Wearables Study

Primary Objective

To investigate the utility of early detection of SARS-CoV-2 and other infections in pediatric transplant patients using clinical-grade wearable biosensors that remotely monitor heart rate variability, blood pressure, skin temperature, and O2 saturation.

Study Design

This prospective, observational biometric study will use existing early infection detection algorithms and assess newer transplant-specific iterations. Subjects will wear devices to monitor biometrics and complete very brief daily REDCap symptom forms via our mobile application. We have reviewed a list of high priority covariates and confounders which may impact the biometric being measured, including:
  • Primary disease
  • Comorbidities
  • Demographics
  • Baseline vitals & PMH
  • Hx of transplants and graft loss
  • Maintenance immunosuppressive medications (Tacrolimus/Sirolimus levels)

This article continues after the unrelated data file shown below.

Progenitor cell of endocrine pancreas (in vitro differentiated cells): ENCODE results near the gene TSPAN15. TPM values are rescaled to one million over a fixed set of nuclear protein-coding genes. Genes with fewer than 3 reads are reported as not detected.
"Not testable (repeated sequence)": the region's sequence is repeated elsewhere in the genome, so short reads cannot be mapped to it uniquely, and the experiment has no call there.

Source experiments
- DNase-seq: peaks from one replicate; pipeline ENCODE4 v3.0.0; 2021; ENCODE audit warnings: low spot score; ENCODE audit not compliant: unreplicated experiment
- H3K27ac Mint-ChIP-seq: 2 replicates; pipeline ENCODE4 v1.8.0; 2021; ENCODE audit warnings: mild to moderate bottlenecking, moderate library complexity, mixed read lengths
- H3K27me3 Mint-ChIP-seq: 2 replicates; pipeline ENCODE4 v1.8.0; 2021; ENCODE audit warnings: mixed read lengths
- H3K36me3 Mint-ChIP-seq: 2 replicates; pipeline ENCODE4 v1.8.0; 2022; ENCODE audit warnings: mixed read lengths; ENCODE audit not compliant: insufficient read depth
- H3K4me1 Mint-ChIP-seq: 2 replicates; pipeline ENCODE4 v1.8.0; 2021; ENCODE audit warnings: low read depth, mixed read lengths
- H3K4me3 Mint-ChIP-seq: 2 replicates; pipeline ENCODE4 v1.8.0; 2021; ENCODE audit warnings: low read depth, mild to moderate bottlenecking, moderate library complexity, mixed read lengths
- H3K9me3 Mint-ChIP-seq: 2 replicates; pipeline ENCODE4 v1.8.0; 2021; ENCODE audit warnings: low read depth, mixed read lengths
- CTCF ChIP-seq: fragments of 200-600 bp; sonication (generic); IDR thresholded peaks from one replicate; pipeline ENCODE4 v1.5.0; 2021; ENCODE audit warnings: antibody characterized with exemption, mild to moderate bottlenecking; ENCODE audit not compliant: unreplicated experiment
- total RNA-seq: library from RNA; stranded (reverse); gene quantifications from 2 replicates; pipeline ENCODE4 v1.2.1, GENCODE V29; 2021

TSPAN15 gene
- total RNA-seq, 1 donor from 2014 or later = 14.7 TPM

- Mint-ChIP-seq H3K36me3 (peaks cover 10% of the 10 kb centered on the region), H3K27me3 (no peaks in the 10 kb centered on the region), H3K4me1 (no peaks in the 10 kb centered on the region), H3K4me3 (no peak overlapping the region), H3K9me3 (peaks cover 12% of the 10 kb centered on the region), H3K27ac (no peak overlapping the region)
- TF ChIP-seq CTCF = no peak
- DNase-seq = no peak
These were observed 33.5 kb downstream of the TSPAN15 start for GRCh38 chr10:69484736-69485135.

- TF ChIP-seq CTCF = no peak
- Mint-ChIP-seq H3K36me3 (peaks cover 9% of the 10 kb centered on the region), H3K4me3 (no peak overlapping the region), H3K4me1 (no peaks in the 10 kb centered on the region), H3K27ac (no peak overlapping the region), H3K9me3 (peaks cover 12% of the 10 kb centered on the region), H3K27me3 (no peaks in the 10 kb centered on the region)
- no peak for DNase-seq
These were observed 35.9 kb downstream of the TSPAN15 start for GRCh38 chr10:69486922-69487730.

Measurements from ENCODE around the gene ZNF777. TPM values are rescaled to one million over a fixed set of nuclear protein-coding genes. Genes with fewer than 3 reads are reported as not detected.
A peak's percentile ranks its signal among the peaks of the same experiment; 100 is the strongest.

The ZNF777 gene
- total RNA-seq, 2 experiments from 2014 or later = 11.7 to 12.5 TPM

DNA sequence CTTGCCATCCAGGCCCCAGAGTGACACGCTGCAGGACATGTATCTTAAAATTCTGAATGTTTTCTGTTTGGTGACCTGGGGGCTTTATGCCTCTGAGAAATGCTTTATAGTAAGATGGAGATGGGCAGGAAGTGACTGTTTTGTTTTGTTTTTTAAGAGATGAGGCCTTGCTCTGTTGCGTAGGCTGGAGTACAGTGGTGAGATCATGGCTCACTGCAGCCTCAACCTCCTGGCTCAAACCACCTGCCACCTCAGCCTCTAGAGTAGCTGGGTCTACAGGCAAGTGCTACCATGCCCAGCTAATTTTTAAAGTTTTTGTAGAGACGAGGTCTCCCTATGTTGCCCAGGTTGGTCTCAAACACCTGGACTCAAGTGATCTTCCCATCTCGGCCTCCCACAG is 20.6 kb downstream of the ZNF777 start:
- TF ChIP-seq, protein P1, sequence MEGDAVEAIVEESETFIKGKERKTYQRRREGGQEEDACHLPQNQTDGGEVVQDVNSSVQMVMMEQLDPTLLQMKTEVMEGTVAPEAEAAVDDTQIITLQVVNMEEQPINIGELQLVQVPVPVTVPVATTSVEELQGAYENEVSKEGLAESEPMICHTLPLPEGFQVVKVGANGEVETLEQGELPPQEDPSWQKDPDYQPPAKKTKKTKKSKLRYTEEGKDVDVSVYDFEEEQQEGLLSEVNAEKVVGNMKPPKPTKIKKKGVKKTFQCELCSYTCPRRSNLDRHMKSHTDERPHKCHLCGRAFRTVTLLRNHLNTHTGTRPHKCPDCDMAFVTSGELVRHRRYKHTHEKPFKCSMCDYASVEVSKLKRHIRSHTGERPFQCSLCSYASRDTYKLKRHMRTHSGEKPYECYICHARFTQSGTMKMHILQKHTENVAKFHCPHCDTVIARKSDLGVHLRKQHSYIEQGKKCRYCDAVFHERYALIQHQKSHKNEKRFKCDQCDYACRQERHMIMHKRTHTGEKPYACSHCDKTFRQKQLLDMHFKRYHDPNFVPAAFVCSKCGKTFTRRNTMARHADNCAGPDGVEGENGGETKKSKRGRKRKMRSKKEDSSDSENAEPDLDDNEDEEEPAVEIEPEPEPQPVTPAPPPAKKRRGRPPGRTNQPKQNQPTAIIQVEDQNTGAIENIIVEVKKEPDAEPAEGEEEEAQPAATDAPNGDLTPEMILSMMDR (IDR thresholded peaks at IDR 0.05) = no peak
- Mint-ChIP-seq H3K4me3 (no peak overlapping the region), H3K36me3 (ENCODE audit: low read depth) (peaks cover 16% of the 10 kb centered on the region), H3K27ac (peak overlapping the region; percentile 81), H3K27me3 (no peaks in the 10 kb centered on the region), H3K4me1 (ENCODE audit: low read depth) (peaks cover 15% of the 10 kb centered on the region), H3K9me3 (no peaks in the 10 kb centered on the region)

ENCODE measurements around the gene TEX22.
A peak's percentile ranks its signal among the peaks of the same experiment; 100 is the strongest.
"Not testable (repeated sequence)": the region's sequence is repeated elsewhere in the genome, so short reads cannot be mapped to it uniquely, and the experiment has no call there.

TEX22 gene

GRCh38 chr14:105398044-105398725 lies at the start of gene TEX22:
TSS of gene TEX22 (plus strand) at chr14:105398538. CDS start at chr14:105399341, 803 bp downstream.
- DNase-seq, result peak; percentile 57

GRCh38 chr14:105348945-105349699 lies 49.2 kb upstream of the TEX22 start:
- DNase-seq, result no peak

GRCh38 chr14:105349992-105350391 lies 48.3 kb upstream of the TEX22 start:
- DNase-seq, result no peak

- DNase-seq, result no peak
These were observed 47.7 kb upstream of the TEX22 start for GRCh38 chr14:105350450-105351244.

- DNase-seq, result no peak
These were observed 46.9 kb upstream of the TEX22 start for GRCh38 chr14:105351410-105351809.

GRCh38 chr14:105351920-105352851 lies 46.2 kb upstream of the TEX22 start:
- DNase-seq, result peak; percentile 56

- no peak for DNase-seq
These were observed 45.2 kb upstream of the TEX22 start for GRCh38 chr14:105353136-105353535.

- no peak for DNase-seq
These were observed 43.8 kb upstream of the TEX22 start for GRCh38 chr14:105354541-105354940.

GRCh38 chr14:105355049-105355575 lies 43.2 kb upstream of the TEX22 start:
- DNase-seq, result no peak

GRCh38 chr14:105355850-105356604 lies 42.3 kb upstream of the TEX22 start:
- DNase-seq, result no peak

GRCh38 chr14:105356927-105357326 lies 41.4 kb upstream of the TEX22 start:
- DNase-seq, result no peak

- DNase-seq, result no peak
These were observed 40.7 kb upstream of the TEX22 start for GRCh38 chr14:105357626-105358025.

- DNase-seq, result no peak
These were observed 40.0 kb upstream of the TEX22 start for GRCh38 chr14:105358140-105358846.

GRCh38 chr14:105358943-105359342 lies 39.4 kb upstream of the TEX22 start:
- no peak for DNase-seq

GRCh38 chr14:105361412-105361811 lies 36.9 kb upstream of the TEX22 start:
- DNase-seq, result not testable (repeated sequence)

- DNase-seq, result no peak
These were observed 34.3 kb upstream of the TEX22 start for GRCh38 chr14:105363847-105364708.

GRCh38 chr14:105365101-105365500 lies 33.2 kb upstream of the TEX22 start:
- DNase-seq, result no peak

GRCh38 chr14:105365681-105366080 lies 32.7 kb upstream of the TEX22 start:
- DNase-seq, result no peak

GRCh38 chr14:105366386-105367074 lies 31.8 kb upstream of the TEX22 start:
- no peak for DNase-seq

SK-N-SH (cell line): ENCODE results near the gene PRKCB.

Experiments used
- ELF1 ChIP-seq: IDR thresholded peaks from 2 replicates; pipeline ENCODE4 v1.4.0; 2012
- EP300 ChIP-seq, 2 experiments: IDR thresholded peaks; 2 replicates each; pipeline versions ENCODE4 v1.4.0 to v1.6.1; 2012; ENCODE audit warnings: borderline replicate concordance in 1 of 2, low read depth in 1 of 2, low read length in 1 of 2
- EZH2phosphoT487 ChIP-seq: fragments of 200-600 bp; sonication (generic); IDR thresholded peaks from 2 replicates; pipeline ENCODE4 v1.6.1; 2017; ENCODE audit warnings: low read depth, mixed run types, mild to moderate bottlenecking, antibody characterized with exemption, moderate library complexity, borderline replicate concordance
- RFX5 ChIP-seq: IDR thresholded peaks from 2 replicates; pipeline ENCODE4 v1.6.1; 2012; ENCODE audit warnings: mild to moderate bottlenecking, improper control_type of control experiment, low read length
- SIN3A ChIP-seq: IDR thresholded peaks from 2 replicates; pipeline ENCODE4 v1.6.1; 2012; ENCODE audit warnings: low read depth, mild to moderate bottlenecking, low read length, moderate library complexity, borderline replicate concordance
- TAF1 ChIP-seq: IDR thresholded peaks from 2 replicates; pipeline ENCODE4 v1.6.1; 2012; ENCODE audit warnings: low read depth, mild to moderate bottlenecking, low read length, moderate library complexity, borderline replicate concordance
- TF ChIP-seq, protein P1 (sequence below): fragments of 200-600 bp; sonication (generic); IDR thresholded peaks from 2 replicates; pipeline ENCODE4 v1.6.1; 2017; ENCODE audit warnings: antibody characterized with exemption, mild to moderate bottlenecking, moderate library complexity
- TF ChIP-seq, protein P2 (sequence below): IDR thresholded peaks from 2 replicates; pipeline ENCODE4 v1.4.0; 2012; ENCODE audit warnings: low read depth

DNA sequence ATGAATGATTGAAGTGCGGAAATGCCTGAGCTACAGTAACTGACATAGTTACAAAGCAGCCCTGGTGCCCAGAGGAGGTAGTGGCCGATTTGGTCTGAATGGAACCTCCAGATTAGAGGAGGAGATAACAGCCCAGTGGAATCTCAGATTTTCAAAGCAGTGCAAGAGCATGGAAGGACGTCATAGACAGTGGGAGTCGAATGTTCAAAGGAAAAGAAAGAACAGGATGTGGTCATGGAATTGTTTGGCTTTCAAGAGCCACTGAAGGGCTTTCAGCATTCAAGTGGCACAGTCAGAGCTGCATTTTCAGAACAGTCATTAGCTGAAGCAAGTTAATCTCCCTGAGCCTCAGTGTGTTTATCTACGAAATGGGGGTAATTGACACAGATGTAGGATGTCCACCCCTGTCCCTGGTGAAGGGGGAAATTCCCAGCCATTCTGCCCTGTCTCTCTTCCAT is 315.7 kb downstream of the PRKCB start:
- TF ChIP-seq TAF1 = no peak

• Viral surveillance
Clinical data is collected on a comprehensive REDCap database. Supplemental daily symptom questionnaires will be collected on a short daily RedCap on the MyPHD app.

Participants

CHOP will contact patients and families for enrollment. The total enrollment varies by organ cohort and will include household members such as non-transplanted siblings (2-21 years old) and adult parents/caregivers.

Interventions

The phase I study has no interventions, as its main objective is assessing the feasibility and validity of early infection detection algorithms.

Main Outcome Measures

Detection of SARS-CoV-2, InDluenza, BKV, EBV, CMV, and other infections. Secondary outcome measures include post-transplant metabolic function, immune-related complications, and organ function.

Wearable Devices

My Personal Health Dashboard (MyPHD)

The MyPHD app was created by Dr. Snyder’s Research Group at Stanford. This app will link to devices and university servers. MyPHD was created with a secure computational and storage framework.



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